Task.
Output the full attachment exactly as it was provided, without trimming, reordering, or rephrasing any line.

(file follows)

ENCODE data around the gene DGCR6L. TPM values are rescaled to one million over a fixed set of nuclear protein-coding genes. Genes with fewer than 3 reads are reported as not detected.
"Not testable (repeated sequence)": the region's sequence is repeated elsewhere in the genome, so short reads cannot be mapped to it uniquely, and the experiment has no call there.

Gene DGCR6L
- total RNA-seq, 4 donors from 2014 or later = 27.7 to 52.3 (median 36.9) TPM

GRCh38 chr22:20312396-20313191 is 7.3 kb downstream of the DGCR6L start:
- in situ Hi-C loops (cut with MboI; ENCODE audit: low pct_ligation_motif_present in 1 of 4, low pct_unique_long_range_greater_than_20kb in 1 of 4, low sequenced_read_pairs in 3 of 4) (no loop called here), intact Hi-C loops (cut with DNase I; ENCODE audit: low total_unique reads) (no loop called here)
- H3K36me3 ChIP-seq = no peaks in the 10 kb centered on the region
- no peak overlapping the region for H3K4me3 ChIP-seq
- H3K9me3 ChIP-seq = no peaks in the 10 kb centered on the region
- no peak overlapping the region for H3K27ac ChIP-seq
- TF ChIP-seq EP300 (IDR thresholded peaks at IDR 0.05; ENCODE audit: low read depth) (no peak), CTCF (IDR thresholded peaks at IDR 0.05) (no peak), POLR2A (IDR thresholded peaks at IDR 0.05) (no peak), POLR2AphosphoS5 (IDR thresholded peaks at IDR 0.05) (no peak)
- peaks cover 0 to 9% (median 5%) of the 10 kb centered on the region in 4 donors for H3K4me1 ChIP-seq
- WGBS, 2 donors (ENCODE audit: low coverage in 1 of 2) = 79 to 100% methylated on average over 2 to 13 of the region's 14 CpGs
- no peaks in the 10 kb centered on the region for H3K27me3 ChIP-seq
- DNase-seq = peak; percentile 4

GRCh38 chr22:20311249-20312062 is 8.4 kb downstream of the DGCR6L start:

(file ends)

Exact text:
ENCODE data around the gene DGCR6L. TPM values are rescaled to one million over a fixed set of nuclear protein-coding genes. Genes with fewer than 3 reads are reported as not detected.
"Not testable (repeated sequence)": the region's sequence is repeated elsewhere in the genome, so short reads cannot be mapped to it uniquely, and the experiment has no call there.

Gene DGCR6L
- total RNA-seq, 4 donors from 2014 or later = 27.7 to 52.3 (median 36.9) TPM

GRCh38 chr22:20312396-20313191 is 7.3 kb downstream of the DGCR6L start:
- in situ Hi-C loops (cut with MboI; ENCODE audit: low pct_ligation_motif_present in 1 of 4, low pct_unique_long_range_greater_than_20kb in 1 of 4, low sequenced_read_pairs in 3 of 4) (no loop called here), intact Hi-C loops (cut with DNase I; ENCODE audit: low total_unique reads) (no loop called here)
- H3K36me3 ChIP-seq = no peaks in the 10 kb centered on the region
- no peak overlapping the region for H3K4me3 ChIP-seq
- H3K9me3 ChIP-seq = no peaks in the 10 kb centered on the region
- no peak overlapping the region for H3K27ac ChIP-seq
- TF ChIP-seq EP300 (IDR thresholded peaks at IDR 0.05; ENCODE audit: low read depth) (no peak), CTCF (IDR thresholded peaks at IDR 0.05) (no peak), POLR2A (IDR thresholded peaks at IDR 0.05) (no peak), POLR2AphosphoS5 (IDR thresholded peaks at IDR 0.05) (no peak)
- peaks cover 0 to 9% (median 5%) of the 10 kb centered on the region in 4 donors for H3K4me1 ChIP-seq
- WGBS, 2 donors (ENCODE audit: low coverage in 1 of 2) = 79 to 100% methylated on average over 2 to 13 of the region's 14 CpGs
- no peaks in the 10 kb centered on the region for H3K27me3 ChIP-seq
- DNase-seq = peak; percentile 4

GRCh38 chr22:20311249-20312062 is 8.4 kb downstream of the DGCR6L start: